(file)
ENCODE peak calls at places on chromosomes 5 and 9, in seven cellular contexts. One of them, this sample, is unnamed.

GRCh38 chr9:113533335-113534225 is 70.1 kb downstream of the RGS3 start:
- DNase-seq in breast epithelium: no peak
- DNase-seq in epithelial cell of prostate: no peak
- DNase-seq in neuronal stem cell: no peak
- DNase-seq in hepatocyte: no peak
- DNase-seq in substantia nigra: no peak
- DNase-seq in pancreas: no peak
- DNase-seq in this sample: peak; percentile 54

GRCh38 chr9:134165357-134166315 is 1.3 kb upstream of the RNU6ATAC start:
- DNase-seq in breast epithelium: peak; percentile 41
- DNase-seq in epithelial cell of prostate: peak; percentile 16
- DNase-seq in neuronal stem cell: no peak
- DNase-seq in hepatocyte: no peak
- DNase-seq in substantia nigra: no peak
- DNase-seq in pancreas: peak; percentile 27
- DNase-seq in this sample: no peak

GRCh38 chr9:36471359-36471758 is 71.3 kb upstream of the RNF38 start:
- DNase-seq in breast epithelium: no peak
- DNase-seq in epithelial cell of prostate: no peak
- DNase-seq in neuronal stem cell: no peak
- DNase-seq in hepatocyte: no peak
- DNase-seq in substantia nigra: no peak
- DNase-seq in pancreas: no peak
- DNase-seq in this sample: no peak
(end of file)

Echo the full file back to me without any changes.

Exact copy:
ENCODE peak calls at places on chromosomes 5 and 9, in seven cellular contexts. One of them, this sample, is unnamed.

GRCh38 chr9:113533335-113534225 is 70.1 kb downstream of the RGS3 start:
- DNase-seq in breast epithelium: no peak
- DNase-seq in epithelial cell of prostate: no peak
- DNase-seq in neuronal stem cell: no peak
- DNase-seq in hepatocyte: no peak
- DNase-seq in substantia nigra: no peak
- DNase-seq in pancreas: no peak
- DNase-seq in this sample: peak; percentile 54

GRCh38 chr9:134165357-134166315 is 1.3 kb upstream of the RNU6ATAC start:
- DNase-seq in breast epithelium: peak; percentile 41
- DNase-seq in epithelial cell of prostate: peak; percentile 16
- DNase-seq in neuronal stem cell: no peak
- DNase-seq in hepatocyte: no peak
- DNase-seq in substantia nigra: no peak
- DNase-seq in pancreas: peak; percentile 27
- DNase-seq in this sample: no peak

GRCh38 chr9:36471359-36471758 is 71.3 kb upstream of the RNF38 start:
- DNase-seq in breast epithelium: no peak
- DNase-seq in epithelial cell of prostate: no peak
- DNase-seq in neuronal stem cell: no peak
- DNase-seq in hepatocyte: no peak
- DNase-seq in substantia nigra: no peak
- DNase-seq in pancreas: no peak
- DNase-seq in this sample: no peak